Over a typical conducting element such as that shown at 12, a layer 14 of high-temperature insulation which may be polypropylene, ethylene propylene, rubber, or other suitable insulation, is extruded or otherwise applied. The insulating layer 14 may be 0.045" to 0.072" in thickness. As previously noted, one or more tapes or films may be used to create a suitable metallic barrier. The preferred structure which is shown includes a pair of tapes of aluminum, stainless steel, or other suitable metal 16 and 18 about 0.004" thick coated with a bonding material on one or, preferably, both sides. The bonding material may be a polymer adhesive approximately 0.001" thick. The tapes are wound helically over the insulating layer 14, each lapping itself by a factor of 50% or more. The multi-layer metal barrier formed by the tapes is covered with a layer of semiconductor synthetic rubber compound 20 such as nitrile rubber. Other conventional semiconductive materials could be used, but nitrile rubber is preferred for its oil-resisting qualities. Finally, an armor sheath 22 is wound over the three insulated conductors which are in parallel planar relationship to provide a flat configuration in this instance. The sheath may be galvanized steel wrapped profile tape approximately 0.020" thick. In some instances, the armor may be composed of phosphor bronze, stainless steel, or other suitable material.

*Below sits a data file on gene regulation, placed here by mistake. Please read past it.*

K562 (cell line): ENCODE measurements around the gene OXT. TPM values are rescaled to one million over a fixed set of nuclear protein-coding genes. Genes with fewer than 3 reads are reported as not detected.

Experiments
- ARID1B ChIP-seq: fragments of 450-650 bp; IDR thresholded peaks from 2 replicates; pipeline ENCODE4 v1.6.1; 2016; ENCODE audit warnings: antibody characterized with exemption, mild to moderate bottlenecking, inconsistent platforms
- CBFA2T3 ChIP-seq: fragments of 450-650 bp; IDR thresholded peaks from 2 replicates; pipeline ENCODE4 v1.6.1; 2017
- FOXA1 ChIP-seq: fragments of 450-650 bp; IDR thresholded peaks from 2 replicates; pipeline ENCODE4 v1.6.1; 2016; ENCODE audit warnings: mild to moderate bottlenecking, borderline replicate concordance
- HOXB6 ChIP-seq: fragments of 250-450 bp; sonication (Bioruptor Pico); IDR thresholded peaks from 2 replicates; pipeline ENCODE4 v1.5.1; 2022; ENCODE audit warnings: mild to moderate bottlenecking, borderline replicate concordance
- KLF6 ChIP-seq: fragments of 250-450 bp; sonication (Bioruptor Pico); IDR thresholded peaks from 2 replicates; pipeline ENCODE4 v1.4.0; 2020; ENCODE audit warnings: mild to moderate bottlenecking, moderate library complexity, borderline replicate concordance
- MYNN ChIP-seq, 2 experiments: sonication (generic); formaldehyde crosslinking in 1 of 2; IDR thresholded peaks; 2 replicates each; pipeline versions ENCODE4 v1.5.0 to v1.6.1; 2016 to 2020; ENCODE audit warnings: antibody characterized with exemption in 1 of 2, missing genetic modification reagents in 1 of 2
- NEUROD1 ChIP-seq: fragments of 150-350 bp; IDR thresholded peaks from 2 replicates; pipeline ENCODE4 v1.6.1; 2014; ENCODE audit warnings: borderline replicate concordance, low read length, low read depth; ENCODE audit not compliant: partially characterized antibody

The semiconductive rubber layer 20 serves two purposes. First, of course, it provides cushioning between the steel armor and the metal barrier. Second, by reason of its semiconductive nature, it provides continuous electrical contact between the steel armor and the metal barrier along the full length of the cable. Because of the continuous electrical contact, localized leakage currents are avoided and accordingly electrolytic corrosion at such localized points is avoided. Such corrosion is a common cause of failure of electrical cable.

Reference has been made to the avoidance of capacitance unbalance in flat cables built in accordance with the present invention. The geometry of a conventional flat cable causes the flat cable to exhibit capacitance unbalance because the capacitance between each of the outer conductors and ground is different from the capacitance of the center conductor to ground. With the metallic barrier structure of the present invention, on the other hand, the capacitance is substantially the same between each conductor and ground because of the connection between each of the barriers to the armor sheath by means of the semiconductive rubber layer. Thus, the same balanced characteristics available in round cable are made available in flat cable, which is of importance where, as frequently is the case, space to accommodate cables in the oil well is at premium.